Anger Management

Anger is a natural, adaptive response to threats; it inspires powerful, often aggressive, feelings and behaviors, which allow us to fight and to defend ourselves when we are attacked. A certain amount of anger, therefore, is necessary for our survival. On the other hand, we obviously can’t lash out at every person or object that irritates or annoys us. So expressing your angry feelings in an assertive, not aggressive manner is the healthiest way to express anger. To do this, you have to learn how to make clear what your needs are, and how to get them met without hurting others. Being assertive doesn’t mean being pushy or demanding; it means being respectful of yourself and others.

The goal of any type of anger management is to reduce both your emotional feelings and the physical arousal that anger causes. While you can’t always change the situations or people that upset you, you can learn to control your reactions. Here are some great tools to try:

1. Relaxation – simple relaxation tools, such as deep breathing and relaxing imagery, can help calm down angry feelings. Books such as The Relaxation Response by Herbert Benson and Full Catastrophe Living by Jon Kabatt-Zinn are excellent sources for instruction in meditation and relaxation. Once you learn the techniques, you can use them in anywhere to quickly calm down.

For additional help with relaxation, practice breathing deeply from your diaphragm; breathing from your chest doesn’t tend to elicit nearly as deep a sensation of relaxation. Picture your breath coming up from your diaphragm while you slowly repeat a calm word or phrase such as “relax,” “take it easy.” Repeat it to yourself while breathing deeply and putting attention on your breath. Use imagery: visualize a relaxing experience, from either your memory or your imagination, with as many senses involved in the visualization as possible. Hatha yoga is also a great method for relaxing your muscles and making you feel much calmer.

2. Change Your Thoughts – Angry people tend to think negative, critical thoughts about themselves or others. When you’re angry, your thinking can get very exaggerated, overly dramatic and irrational. Try replacing these thoughts with more positive and rational ones. Remind yourself that getting angry is not going to fix anything, that it won’t make you feel better (and may actually make you feel worse). Also, when angry, people often feel victimized. So it’s helpful to reflect on what’s happening and take responsibility for whatever you are doing to partially create the situation that frustrates you.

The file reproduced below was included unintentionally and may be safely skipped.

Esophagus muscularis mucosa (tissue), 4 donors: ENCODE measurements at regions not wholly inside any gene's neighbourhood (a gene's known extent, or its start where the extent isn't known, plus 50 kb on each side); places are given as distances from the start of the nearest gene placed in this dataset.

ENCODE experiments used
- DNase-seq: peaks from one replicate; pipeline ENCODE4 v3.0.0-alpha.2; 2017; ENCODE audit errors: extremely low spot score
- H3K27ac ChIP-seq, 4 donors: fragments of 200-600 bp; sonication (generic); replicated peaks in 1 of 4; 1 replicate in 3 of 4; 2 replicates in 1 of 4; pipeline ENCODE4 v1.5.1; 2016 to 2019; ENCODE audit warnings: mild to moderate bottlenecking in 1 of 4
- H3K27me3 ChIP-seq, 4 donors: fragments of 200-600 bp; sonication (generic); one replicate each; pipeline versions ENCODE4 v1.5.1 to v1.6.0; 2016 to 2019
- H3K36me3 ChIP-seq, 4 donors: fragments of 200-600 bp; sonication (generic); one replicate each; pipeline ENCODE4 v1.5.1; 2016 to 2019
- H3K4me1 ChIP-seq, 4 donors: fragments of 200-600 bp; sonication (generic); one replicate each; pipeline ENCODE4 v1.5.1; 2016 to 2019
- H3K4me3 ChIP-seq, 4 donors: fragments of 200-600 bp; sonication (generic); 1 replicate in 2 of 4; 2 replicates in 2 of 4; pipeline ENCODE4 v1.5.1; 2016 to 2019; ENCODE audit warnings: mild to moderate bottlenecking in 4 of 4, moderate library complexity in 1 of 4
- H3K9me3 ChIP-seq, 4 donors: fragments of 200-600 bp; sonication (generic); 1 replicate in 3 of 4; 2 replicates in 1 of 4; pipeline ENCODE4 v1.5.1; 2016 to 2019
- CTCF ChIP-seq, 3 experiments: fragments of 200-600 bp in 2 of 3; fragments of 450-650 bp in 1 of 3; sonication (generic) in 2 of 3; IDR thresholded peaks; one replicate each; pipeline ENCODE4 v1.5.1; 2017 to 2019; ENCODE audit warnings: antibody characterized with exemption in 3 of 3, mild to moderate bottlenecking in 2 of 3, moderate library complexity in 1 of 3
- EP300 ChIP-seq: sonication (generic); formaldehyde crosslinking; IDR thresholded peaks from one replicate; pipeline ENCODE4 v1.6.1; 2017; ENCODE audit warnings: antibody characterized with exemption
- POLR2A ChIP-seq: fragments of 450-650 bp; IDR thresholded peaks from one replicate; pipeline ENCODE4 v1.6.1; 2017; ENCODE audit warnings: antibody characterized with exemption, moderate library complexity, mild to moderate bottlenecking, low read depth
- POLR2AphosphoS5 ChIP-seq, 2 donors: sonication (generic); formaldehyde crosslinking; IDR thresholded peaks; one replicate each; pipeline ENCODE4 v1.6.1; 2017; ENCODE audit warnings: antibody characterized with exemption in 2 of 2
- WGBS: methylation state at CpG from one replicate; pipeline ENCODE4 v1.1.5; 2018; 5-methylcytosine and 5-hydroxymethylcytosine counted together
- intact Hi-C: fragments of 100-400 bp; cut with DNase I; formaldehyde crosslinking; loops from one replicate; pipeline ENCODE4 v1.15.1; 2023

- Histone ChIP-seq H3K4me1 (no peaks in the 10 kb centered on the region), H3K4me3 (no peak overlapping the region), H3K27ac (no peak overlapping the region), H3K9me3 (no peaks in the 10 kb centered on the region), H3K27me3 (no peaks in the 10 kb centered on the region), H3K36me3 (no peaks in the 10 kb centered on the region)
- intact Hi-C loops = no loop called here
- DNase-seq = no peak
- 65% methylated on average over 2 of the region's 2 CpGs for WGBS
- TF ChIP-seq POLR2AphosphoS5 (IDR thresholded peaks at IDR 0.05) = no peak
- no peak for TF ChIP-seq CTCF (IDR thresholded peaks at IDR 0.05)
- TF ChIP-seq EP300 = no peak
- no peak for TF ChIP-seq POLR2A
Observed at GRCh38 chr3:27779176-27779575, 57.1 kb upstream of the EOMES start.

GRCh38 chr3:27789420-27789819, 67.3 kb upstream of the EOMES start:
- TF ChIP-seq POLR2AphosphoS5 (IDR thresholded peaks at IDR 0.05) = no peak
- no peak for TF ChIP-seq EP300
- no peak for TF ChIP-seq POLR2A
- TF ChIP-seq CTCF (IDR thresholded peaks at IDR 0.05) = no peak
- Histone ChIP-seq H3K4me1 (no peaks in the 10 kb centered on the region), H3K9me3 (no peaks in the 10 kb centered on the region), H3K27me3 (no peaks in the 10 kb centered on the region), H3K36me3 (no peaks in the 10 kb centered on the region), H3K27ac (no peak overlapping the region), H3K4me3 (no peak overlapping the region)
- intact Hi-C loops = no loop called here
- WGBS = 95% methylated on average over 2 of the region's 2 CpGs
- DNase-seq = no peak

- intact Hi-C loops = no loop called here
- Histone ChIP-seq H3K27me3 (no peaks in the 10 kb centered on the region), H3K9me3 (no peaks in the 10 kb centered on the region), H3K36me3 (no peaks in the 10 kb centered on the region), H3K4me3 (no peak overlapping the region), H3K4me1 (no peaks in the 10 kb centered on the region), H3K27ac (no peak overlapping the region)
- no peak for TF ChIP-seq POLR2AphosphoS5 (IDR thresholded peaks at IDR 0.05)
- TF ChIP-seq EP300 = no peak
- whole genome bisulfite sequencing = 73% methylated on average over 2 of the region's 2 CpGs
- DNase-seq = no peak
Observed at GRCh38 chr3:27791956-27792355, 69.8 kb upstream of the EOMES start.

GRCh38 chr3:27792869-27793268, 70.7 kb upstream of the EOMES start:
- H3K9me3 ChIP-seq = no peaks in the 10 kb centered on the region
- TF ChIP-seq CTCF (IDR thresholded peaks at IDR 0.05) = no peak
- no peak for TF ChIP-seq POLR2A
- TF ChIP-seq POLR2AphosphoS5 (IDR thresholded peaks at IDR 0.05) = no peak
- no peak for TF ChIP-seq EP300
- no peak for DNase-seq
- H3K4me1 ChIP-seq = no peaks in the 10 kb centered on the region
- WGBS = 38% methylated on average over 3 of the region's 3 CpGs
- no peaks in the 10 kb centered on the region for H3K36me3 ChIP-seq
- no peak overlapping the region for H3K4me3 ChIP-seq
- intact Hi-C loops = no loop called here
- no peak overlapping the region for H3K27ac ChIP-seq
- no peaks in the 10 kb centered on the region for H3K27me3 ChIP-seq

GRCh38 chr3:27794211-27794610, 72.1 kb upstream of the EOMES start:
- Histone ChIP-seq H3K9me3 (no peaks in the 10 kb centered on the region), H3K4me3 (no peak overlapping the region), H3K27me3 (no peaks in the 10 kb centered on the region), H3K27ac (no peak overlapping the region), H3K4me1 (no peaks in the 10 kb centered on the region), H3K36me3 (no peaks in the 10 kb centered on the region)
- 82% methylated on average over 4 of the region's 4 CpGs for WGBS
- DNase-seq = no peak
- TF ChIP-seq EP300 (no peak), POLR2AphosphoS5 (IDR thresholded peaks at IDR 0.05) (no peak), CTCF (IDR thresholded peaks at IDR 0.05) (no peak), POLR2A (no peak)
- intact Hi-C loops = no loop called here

3. Communicate Directly After you Calm Down – when angry, people make assumptions that may not be true about others’ intentions. So slow down, calm down, and speak clearly about whatever it is that is frustrating you to the person(s) involved. Talk about your feelings and perceptions rather than blaming others. At the same time, listen carefully to what the other person is saying and take your time before answering.

4. Take Time for Yourself – make sure you have some “personal time” scheduled for times of the day or days of the week that you know are particularly stressful. One example is the woman who has a standing rule that when she comes home from work, for the first 15 minutes “nobody talks to me unless the house is on fire.” After this brief quiet time, she feels better prepared to handle demands from her kids and husband without yelling at them.

There are some excellent self-help books available on the topic of dealing with anger. Two of our favorites address specific gender issues that men and women face: The Dance of Anger: A Women’s Guide to Changing the Patterns of Intimate Relationships, by Harriet Lerner and Beyond Anger, A Guide for Men: How to Free Yourself from the Grip of Anger and Get More Out of Life, by Thomas Harbin.

Anger is an expression of our life force. When manifest in an appropriate manner, it can be an intelligent expression and reaction to the circumstances of our lives. When we befriend our anger, we tame its impulsive expression and give ourselves a valuable tool to create constructive change for ourselves and the world. We encourage you to start wherever you are, with compassion and love for all parts of yourself, and begin to explore your own relationship with this powerful and necessary life energy. And be honest with yourself in the process: if you cannot understand this energy, if it feels like a wild beast or a scary monster, seek out help from those who can guide your journey of healing and discovery in a safe and constructive manner.

The Relationship Institute has several programs to help people learn to manage their anger constructively. Please call (248) 546-0407 for more information if you or someone you care about has had problems in this area.